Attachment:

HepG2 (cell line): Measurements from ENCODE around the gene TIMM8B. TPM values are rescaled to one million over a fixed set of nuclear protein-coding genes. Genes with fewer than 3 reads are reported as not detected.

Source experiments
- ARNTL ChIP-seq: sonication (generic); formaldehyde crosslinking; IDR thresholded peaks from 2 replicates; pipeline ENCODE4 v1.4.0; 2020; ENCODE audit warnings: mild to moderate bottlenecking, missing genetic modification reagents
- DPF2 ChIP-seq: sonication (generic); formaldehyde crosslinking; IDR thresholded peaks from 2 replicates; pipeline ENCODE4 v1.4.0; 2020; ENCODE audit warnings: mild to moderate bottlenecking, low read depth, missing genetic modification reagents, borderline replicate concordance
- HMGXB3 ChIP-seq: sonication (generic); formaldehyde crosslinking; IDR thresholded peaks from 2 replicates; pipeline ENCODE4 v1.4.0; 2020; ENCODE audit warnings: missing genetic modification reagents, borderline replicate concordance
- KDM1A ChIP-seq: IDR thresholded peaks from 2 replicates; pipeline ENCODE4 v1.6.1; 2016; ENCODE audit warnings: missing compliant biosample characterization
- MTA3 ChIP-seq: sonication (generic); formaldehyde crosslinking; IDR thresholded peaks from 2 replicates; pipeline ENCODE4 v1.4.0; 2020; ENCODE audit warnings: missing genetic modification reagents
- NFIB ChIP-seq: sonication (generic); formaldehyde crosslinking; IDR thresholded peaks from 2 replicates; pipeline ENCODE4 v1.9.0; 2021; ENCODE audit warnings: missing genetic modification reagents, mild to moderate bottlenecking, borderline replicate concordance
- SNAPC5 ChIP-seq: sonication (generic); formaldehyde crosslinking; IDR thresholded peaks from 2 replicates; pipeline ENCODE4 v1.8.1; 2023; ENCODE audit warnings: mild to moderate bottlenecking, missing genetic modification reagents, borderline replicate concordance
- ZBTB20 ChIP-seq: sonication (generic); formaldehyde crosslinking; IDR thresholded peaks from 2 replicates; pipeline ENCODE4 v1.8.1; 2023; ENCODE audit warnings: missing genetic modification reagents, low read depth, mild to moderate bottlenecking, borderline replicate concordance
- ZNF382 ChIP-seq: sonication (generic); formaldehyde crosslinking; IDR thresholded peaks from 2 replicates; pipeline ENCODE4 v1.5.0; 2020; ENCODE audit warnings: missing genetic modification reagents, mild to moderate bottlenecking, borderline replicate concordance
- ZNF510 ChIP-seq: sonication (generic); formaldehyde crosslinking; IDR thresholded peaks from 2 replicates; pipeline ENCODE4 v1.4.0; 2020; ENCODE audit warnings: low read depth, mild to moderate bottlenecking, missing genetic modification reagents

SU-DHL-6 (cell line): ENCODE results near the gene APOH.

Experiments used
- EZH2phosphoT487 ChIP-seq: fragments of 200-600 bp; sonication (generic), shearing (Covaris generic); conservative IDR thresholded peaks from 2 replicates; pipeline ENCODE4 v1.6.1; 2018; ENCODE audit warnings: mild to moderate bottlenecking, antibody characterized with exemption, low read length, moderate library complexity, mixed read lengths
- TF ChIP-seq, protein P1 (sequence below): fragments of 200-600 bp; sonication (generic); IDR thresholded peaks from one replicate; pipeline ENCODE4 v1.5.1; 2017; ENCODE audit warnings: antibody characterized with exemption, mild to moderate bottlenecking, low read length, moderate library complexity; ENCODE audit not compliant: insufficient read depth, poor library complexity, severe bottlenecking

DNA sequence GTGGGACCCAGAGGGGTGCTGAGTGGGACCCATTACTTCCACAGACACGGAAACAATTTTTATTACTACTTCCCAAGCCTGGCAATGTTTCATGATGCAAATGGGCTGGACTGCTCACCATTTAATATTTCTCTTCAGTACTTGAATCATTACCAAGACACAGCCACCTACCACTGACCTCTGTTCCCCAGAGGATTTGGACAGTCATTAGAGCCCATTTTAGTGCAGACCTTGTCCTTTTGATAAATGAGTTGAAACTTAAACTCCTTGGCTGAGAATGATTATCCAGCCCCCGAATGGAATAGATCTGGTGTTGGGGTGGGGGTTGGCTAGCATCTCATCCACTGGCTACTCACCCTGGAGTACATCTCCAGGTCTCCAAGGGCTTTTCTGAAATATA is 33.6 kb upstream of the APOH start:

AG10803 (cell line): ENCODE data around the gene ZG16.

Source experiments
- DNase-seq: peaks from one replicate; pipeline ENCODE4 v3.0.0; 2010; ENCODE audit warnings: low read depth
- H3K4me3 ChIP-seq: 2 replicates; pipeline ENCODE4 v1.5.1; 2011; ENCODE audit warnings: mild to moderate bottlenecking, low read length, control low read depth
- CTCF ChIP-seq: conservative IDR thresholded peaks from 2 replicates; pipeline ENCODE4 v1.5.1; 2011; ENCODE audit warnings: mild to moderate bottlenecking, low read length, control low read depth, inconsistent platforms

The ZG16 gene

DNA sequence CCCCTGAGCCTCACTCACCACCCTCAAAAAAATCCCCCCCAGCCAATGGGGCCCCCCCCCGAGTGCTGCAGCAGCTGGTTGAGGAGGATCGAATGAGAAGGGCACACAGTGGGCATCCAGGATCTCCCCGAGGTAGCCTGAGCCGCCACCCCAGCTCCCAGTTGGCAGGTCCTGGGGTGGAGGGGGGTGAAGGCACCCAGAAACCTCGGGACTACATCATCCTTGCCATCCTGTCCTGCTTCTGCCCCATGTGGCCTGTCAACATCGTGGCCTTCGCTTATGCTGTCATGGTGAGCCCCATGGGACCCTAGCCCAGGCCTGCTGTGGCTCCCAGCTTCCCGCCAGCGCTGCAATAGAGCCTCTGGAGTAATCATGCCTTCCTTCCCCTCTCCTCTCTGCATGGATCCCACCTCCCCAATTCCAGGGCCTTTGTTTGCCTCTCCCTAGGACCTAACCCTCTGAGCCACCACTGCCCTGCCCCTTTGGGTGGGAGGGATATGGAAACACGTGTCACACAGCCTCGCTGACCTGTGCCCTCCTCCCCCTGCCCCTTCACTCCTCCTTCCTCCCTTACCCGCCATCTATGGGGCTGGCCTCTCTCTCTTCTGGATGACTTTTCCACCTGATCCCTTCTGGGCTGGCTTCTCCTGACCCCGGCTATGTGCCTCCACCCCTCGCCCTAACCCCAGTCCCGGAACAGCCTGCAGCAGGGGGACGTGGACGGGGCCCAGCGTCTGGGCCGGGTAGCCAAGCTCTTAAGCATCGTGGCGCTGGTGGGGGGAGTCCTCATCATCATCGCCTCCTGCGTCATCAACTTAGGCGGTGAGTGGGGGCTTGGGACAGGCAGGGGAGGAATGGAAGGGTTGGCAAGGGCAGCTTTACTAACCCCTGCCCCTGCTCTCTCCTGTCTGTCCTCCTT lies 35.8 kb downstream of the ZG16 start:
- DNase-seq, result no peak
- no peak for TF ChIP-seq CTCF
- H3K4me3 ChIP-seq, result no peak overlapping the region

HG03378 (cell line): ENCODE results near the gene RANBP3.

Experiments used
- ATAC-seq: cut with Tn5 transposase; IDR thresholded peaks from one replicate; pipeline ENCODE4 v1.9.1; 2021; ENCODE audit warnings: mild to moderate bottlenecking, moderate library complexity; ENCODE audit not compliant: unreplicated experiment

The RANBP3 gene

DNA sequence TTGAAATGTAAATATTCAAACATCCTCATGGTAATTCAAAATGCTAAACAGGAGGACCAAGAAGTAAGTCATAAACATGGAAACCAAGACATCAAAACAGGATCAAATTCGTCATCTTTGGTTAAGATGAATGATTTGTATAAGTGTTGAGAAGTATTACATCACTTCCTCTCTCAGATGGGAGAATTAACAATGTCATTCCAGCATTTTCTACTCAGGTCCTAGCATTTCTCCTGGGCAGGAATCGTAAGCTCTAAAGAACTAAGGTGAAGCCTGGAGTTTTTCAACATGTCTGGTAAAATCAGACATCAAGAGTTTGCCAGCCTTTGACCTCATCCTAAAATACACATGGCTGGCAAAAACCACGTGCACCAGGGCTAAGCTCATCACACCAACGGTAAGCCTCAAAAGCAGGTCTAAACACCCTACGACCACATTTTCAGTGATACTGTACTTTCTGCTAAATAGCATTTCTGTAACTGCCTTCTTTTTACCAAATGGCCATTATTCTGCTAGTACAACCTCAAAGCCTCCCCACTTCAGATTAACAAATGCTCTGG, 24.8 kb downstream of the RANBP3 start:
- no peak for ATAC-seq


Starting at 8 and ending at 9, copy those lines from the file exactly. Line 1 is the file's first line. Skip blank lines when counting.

- NFIB ChIP-seq: sonication (generic); formaldehyde crosslinking; IDR thresholded peaks from 2 replicates; pipeline ENCODE4 v1.9.0; 2021; ENCODE audit warnings: missing genetic modification reagents, mild to moderate bottlenecking, borderline replicate concordance
- SNAPC5 ChIP-seq: sonication (generic); formaldehyde crosslinking; IDR thresholded peaks from 2 replicates; pipeline ENCODE4 v1.8.1; 2023; ENCODE audit warnings: mild to moderate bottlenecking, missing genetic modification reagents, borderline replicate concordance